You may have noticed that over the past year or so, corn processors have been putting in a valiant effort into rebranding what has been known as “high fructose corn syrup.”
The corn processors are doing exactly what you would expect them to do as their product continues to be viewed poorly by the public. They’re fighting back, and fighting back hard. They’re pushing a re-education of their product.
Consumers have increasingly blamed corn syrup (among other things) for the country’s wide-spread obesity. As a cheaper substitute to sugar, corn syrup was used for a long time as an invisible ingredient in sweetened packaged foods. Suddenly, corn producers found themselves on the other side of an “Intel Inside” grassroots effort away from their product – whether they understood it or not, consumers were demanding products with “cane sugar inside,” not corn syrup. As consumers continued to vote with their wallets, the sentiment has pushed packaged food producers to begin replacing corn syrup for regular old sugar, and advertising it as a benefit.
The new wave of “corn sugar” ads is aimed at changing consumers’ perceptions and reversing the preference for cane sugar in hopes of regaining their clients in consumer packaged goods. In fact, the Corn Refiners Association has launched a broad-based education campaign claiming, among other things, that corn sugar is all-natural, and essentially the same as cane sugar.
Corn refiners are trying to rebrand corn syrup in a huge way – they are redefining it. They have attempted to change the language conversation, renaming “corn syrup” to “corn sugar,” which in turn forces you to qualify the other sugar – either “cane sugar” or “table sugar” – which in essence, redefines cane sugar, as well. (Notice I can’t just say “sugar” and expect you to understand which one I’m talking about.) “Corn sugar” begins to level the playing field. It’s a pretty genius move.
The campaign has gotten so much face time, it even sparked an SNL spoof:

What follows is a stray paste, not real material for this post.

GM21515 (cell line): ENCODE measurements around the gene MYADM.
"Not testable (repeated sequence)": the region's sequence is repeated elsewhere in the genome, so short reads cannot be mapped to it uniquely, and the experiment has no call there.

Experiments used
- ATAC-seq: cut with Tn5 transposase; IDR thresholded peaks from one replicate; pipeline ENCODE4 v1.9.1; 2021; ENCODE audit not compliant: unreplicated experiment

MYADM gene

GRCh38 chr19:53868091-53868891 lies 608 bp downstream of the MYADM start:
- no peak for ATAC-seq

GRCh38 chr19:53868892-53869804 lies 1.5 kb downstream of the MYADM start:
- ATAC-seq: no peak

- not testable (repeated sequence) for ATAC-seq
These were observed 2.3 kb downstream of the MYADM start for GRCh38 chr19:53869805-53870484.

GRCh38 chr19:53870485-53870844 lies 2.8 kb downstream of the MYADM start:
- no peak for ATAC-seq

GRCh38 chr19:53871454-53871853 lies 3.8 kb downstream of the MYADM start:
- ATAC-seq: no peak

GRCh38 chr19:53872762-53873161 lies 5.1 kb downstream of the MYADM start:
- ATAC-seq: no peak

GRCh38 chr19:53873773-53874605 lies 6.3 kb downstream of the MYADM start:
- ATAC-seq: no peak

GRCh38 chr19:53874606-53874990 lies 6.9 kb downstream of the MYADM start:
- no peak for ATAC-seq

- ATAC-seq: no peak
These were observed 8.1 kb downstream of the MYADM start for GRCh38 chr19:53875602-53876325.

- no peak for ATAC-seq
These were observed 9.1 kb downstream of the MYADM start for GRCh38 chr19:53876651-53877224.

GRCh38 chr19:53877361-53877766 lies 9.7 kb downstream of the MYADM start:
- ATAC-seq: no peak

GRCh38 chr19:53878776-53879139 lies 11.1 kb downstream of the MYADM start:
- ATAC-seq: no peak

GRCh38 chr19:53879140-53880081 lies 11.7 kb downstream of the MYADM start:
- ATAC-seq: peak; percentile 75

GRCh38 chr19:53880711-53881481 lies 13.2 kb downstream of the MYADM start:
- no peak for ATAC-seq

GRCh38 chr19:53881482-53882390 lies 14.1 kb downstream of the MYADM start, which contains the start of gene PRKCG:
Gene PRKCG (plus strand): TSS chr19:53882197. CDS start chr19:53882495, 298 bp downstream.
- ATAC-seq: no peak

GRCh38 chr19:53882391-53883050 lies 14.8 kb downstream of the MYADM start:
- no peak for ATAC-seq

While it’s difficult and sometimes costly to do, redefining your business category can be a great tool in a marketer’s arsenal. It is often done when a company has been around for a while and has fallen on difficult times – either through stagnant or negative growth, or after having reached saturation in their current market.
Redefining your category can help generate interest when a product/service has become commoditized, adding a previously unrecognized dimension that clients and prospects find compelling. It can help refresh a company whose perceptions have become stale and whose clients have become indifferent. In this particular case, the goal is to neutralize existing negative perceptions attached to a product.
The consumer campaign must be very successful because now, sugar farmers have moved the issue into the courtroom – they are suing the corn refiners for false advertising, alleging that the claims the corn ads make are false and misleading. They are asking for lost profits and advertising to re-re-educate consumers. (I’d really like to see those.)
It’s hard to tell where this debate will end up – it will likely fall on the science behind the claims either side is making. (Is corn sugar/syrup natural? Can your body tell the difference?) Assuming that the corn refiners did their due diligence and are not making false claims, this redefinition of their product can have a huge bearing on their perceptions in the market and can potentially begin to flip consumers back to their side.